Every year, at the end of October, my father and I head up to the old family farm in southwestern Manitoba and participate in an age-old Mirecki tradition: deer hunting. As I write this article, I am sitting in an old school bus that my uncle has converted into a supreme hunting shed. Stars are shining, wood stove is burning and I’m eating peanuts out of a brown paper bag. It may not have Wi-Fi, but it certainly gets the job done.
Now, I am as typical a city slicker as one gets, but four days of the year I become Mr. “Man vs. Nature.” I wake up at 5 a.m., pack my gear, brush the dust off my muzzleloader and spend about 12 hours alone in the bush waiting for the big kill. This may not sound like the typical “fun” to the average reader and some may even find it offensive, however, as the old saying goes, “Don’t judge until you have tried it!”
For the record, I do not hunt for sport. I hunt to provide food for my family. If it happens to be fun at the same time, well, I guess I kill two deer with one bad joke.
My family has been hunting for generations, and when I was old enough for the Government of Manitoba to allow me to hunt, I took the hunter safety course, strapped on my camouflage (and mandatory blaze orange wear) and away I went.
The next decade of hunting is history. I came away with some great hunting stories and experiences, got to spend some quality time with my family, and got some much needed peace and quiet from the busy city.
This year, I was sitting in the freezing cold, nothing but trees and snow in sight, when it suddenly hit me: I am not a criminal! Nor is anything about deer hunting criminal in nature. So why does the Liberal Party of Canada feel the need to treat me like one?
Lets play the game “if I were a federal legislator” for just a moment. It seems Canada, like many developed nations, has a problem with illegally imported firearms and restricted weapons, which are then used for various criminal activities in Canada. So why don’t we crackdown on legally purchased muzzleloaders and hunting rifles? That way we will have fewer resources to combat crime where it actually exists! Genius.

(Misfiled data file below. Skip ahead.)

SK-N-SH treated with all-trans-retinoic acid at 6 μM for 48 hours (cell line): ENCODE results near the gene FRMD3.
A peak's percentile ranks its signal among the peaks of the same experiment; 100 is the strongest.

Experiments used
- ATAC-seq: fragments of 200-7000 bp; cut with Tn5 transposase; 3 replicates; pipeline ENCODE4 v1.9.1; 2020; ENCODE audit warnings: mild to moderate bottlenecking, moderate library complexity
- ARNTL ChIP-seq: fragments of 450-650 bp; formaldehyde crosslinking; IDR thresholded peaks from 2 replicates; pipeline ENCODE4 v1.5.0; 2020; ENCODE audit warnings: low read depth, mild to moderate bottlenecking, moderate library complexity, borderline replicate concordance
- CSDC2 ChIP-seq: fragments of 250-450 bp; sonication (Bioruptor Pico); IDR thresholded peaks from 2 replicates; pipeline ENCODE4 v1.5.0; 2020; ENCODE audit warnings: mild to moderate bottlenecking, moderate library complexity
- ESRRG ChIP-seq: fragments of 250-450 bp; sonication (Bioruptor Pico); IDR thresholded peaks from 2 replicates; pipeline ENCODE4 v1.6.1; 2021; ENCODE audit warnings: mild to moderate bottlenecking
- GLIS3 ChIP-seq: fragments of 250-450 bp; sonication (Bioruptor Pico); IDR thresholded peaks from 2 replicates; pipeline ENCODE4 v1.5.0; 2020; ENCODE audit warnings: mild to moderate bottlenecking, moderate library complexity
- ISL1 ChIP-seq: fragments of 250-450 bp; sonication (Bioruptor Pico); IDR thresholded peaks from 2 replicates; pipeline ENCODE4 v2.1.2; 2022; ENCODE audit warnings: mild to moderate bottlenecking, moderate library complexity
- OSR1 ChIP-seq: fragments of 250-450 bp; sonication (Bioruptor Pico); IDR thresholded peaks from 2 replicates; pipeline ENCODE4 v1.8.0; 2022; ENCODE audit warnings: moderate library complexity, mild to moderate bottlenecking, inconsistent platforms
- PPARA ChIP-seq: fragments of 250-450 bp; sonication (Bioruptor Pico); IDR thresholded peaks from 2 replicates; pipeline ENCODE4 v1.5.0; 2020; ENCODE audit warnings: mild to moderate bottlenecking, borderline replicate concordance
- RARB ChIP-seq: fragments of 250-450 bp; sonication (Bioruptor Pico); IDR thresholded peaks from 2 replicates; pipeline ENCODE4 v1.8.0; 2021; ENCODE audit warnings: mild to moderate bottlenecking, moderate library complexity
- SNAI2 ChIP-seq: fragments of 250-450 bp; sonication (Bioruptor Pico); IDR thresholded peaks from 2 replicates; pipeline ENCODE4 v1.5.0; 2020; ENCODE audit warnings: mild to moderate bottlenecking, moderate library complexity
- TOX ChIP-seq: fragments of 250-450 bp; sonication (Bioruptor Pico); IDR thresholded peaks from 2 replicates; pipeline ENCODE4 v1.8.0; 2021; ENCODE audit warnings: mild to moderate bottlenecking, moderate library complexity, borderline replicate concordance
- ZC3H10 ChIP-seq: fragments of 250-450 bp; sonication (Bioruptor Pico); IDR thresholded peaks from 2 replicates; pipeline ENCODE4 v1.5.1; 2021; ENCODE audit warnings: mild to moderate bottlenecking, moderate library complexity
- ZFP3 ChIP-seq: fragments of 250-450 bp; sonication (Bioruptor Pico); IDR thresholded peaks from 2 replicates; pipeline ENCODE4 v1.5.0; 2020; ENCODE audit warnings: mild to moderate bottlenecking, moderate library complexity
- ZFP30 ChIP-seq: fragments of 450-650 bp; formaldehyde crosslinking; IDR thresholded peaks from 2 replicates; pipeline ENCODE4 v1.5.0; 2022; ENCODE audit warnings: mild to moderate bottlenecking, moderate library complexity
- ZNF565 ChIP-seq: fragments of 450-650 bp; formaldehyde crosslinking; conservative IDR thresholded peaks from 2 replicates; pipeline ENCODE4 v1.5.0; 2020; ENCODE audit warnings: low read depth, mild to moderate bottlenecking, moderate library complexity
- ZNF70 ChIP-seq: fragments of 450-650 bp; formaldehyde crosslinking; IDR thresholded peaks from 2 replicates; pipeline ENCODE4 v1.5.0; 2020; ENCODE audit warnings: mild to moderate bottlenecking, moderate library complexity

If you are twisting your face in confusion just now, then I have done my job. Firearms that are used for crime are rarely registered. In 2003, Vancouver police recorded that 97 per cent of reported firearm seizures were smuggled from the United States by organized crime. In addition, out of the seven million registered long guns in Canada, only two per cent of the 2,441 homicides recorded since mandatory long gun registration was introduced were committed using long guns.
For the over $2 billion ($106 million per year to support) it has cost Canadians for the long-gun registry, what has it accomplished?
Do you feel safer now that the names of the long-gun owners who are least likely to commit gun crimes are recorded in an inefficient database gaining dust? Could you think of a better way to spend $2 billion in order to protect Canadians from firearm violence? Putting that money towards stopping the imports of illegal firearm imports perhaps? Or maybe, placing more resources behind our men and women in uniform so that they can better crack down on organized crime? Unfortunately, the opposition view is that if the bill has a “Tory” sticker on it, it must be wrong — regardless if it is arguably the right thing to do.
As Canadians, we often frown upon police profiling innocent Canadians who share a common characteristic — race, social class, geographic habitation, etc. One particularly controversial list in Canada is the National Sex Offender Registry that “works to enhance public protection by helping police identify possible suspects.” The notable difference is that these individuals have actually been convicted of crimes! Innocent Canadians who own long guns should not be treated like possible suspects, and this form of profiling should be stopped.
In November of 2010, the Conservative government managed to get 21 opposition MPs to vote to scrap the long-gun registration, but unfortunately 14 MPs who had originally voted against the Registry decided to flip flop and support the wasteful registry. On Sept. 22, Bill C-391 to scrap the long-gun registry was defeated by the federal opposition, 153 to 151 votes, in the House of Commons.
Now, I completely agree with Canada’s policy on handguns and other restricted firearms. I am not some raging gun nut who thinks that any government restriction on my right to bare arms should be removed! I am simply a good old fashioned deer hunter who disagrees with having his name on a list of suspected criminals, paying for additional fees and going through government red tape.
Especially when the federal government could clearly be using that money to better protect the lives of all Canadians.
Kyle Mirecki fourth-year political studies honour student.